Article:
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San Miguel Says May Scrap Deal to Sell Bank Stake to CIMB

The San Miguel Corp. logo is displayed outside the company's headquarters in the Ortigas area of Manila. Photographer: Edwin Tuyay/Bloomberg
The San Miguel Corp. logo is displayed outside the company's headquarters in the Ortigas area of Manila. Photographer: Edwin Tuyay/Bloomberg

May 15 (Bloomberg) -- San Miguel Corp. may walk away from a 12.2 billion-peso ($297 million) agreement to sell its majority stake in Bank of Commerce to CIMB Group Holdings Bhd.

San Miguel, the Philippines’ largest company, confirmed in a stock exchange filing President Ramon Ang’s comments that he would know in about a week whether to proceed with or scrap the CIMB deal. The Philippine Daily Inquirer published Ang’s comments yesterday and reported that Philippine laws restricting foreign ownership of real estate have become a stumbling block, citing unidentified sources.

“It would be a lost opportunity for both CIMB and San Miguel,” Astro del Castillo, managing director of First Grade Holdings Inc., said an interview today. Sale proceeds would have helped San Miguel expand into other ventures, while CIMB would gain a foothold in the Philippines, del Castillo said.

CIMB in May 2012 agreed to buy a 60 percent stake in Bank of Commerce from San Miguel and other shareholders, helping the Kuala Lumpur-based bank expand its Southeast Asia footprint. The delay is being caused by CIMB’s lack of legal capability to absorb Bank of Commerce’s real estate operations and has nothing to do with valuation or asset quality, according to the report.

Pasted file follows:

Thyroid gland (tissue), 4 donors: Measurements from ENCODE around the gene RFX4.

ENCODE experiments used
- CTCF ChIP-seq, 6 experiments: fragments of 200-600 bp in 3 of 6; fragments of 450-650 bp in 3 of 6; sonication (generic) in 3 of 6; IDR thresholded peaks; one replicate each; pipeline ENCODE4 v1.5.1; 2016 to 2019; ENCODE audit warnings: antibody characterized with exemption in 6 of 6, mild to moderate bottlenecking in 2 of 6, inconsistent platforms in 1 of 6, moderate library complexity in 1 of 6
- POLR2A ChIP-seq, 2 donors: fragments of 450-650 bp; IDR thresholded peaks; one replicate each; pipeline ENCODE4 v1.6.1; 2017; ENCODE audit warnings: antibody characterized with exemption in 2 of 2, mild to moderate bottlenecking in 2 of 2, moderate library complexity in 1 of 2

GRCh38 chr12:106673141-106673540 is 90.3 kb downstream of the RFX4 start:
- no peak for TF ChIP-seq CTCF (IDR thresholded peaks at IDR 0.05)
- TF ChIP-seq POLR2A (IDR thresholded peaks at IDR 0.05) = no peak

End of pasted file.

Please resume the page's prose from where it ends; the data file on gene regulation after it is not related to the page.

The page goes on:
CIMB didn’t immediately respond to an e-mail seeking comment today. The deal is in its final stages, Ang was quoted as saying. If it collapses, he will run the bank and increase its capital by $2 billion, he said. The comments were confirmed in San Miguel’s statement today.

The stake sale helps San Miguel exit the banking business and would bolster its growth beyond traditional food and drinks. The Manila-based company has expanded into airlines, oil and electricity and is in talks to invest in an energy venture through a $5 billion equity investment, Ang said on May 10.

To contact the reporter on this story: Cecilia Yap in Manila at cyap19@bloomberg.net

To contact the editors responsible for this story: Colin Keatinge at ckeatinge@bloomberg.net; Chitra Somayaji at csomayaji@bloomberg.net

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